Date of Lecture: March 18, 2013
About the Speaker: Martin Nowak is professor of biology and of mathematics at Harvard University, where he directs the Program for Evolutionary Dynamics. Among his major discoveries are: the mechanism of HIV disease progression, the first mathematical approach for studying the evolution of human language, the first quantification of the in vivo kinetics of a human cancer, and the five rules for the evolution of cooperation. At the moment, he is working on "prelife," which is a formal approach to study the origin of evolution. He has published over 300 papers in scientific journals and is the author of "Virus Dynamics" (Oxford University Press, 2000), "Evolutionary Dynamics" (Harvard University Press, 2206) and "SuperCooperators" (Simon & Schuster, 2011) and the forthcoming "Evolution, Games and God: The Principle of Cooperation" (Harvard University Press, 2013).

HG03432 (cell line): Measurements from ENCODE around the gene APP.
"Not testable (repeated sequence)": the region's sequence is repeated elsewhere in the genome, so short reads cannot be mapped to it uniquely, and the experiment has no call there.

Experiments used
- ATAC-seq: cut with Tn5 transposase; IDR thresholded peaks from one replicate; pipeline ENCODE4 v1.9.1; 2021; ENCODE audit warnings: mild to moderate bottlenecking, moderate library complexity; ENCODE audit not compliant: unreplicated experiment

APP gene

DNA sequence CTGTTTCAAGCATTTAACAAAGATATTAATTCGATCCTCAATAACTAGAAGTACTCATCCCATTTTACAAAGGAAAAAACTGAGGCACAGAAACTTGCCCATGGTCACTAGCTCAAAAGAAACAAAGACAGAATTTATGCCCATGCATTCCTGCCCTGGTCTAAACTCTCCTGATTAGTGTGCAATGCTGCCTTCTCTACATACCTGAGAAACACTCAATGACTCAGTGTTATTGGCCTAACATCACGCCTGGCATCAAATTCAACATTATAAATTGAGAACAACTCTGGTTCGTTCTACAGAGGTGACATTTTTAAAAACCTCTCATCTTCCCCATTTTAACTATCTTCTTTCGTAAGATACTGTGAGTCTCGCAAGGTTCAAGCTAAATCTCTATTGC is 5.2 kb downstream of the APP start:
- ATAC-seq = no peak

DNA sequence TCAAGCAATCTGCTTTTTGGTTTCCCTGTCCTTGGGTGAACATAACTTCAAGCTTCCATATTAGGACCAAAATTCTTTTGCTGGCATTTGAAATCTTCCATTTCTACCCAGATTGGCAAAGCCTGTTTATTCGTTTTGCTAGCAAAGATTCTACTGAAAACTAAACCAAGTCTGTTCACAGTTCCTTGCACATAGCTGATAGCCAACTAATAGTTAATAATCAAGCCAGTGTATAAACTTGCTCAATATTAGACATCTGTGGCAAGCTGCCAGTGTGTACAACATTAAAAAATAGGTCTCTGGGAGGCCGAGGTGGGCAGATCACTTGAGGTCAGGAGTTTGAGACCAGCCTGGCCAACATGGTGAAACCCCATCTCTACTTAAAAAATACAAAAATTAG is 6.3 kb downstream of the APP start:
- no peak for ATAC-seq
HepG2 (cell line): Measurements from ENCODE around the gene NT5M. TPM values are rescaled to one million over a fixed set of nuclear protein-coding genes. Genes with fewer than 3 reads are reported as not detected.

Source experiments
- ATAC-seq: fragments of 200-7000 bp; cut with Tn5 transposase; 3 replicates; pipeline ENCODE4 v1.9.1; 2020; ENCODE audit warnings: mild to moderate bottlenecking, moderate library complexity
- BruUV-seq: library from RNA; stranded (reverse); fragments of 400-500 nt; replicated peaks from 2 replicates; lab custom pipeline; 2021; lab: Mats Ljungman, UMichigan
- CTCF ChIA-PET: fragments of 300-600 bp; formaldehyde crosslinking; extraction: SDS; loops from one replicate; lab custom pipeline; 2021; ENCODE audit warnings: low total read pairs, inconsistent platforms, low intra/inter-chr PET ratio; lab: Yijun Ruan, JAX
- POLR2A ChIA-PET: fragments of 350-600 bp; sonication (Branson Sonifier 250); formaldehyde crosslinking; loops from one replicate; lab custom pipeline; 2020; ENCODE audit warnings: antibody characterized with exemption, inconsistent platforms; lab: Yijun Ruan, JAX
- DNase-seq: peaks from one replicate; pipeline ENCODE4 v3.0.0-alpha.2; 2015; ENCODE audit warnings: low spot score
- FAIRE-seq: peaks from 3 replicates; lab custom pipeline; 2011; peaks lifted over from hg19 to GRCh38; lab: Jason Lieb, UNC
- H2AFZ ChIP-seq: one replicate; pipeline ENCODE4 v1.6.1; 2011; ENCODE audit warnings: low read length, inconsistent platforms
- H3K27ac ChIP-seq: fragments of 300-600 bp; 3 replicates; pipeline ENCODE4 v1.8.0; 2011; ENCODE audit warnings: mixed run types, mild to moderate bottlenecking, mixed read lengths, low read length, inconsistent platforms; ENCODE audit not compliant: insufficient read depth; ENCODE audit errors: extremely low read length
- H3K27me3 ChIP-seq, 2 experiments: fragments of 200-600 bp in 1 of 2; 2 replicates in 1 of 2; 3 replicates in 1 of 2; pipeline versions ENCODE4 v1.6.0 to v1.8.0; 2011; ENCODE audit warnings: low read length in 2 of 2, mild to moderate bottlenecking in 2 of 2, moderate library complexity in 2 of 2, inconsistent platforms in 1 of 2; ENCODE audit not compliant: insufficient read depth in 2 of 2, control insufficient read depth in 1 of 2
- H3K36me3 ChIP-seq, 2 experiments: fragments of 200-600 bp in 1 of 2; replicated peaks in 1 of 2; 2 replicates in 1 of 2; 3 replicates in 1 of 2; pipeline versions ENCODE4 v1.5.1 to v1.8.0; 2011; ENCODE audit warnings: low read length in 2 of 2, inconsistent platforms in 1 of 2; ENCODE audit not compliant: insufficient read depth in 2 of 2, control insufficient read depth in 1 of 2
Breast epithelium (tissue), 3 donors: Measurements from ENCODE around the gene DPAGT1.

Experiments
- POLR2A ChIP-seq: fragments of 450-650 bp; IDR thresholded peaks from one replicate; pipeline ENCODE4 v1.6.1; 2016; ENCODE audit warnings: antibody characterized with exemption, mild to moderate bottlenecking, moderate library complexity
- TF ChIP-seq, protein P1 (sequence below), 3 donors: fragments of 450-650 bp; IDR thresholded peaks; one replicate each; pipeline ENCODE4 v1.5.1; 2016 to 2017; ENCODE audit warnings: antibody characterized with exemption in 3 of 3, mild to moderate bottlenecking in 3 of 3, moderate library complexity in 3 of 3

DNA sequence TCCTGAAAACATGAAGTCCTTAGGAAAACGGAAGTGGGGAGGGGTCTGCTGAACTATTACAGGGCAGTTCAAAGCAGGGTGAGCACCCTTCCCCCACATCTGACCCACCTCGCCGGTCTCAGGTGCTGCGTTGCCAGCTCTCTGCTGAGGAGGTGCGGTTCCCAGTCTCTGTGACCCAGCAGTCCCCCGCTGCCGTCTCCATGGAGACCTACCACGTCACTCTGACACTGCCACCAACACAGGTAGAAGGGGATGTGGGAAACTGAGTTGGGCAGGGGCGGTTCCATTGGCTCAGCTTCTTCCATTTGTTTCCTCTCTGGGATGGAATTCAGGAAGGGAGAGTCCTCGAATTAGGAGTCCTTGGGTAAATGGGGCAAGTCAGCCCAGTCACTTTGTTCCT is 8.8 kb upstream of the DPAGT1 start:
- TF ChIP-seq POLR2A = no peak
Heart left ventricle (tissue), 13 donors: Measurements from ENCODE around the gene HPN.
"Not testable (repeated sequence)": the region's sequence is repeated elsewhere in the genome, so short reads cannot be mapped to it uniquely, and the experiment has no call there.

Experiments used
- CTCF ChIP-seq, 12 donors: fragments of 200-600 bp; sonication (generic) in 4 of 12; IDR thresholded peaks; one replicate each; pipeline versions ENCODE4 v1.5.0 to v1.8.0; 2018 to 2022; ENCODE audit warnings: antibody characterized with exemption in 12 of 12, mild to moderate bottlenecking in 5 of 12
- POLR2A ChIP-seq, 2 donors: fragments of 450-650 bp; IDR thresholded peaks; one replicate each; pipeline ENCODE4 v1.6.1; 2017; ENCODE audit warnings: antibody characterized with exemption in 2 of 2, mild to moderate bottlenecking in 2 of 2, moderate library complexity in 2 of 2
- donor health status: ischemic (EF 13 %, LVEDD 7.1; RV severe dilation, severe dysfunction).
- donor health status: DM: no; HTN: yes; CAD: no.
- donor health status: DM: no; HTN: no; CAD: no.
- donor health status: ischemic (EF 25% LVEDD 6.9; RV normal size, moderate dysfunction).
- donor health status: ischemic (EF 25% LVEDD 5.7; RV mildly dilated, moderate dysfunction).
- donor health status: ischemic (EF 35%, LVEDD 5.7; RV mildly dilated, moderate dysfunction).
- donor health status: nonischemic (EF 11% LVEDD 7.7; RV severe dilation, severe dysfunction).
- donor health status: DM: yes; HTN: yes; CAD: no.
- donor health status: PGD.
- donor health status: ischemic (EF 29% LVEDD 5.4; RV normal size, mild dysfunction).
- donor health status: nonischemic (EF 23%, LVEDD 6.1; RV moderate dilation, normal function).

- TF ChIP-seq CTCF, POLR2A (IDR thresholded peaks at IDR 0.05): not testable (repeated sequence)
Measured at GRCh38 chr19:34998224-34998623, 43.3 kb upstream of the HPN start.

About the talk: Prof. Nowak begins his talk with a timeline for the universe and an explanation of the evolutionary process. He proposes that cooperation is the third fundamental principle of evolution after mutation and selection. Nowak then addresses the tension between science and religion and suggests that evolution poses as little a problem for religion as gravity. "Evolutionary theory attempts to describe the fundamental laws of nature," he states, "which God instantiates to unfold life."
This lecture is one of the Deitchman Family Lectures on Religion and Modernity.
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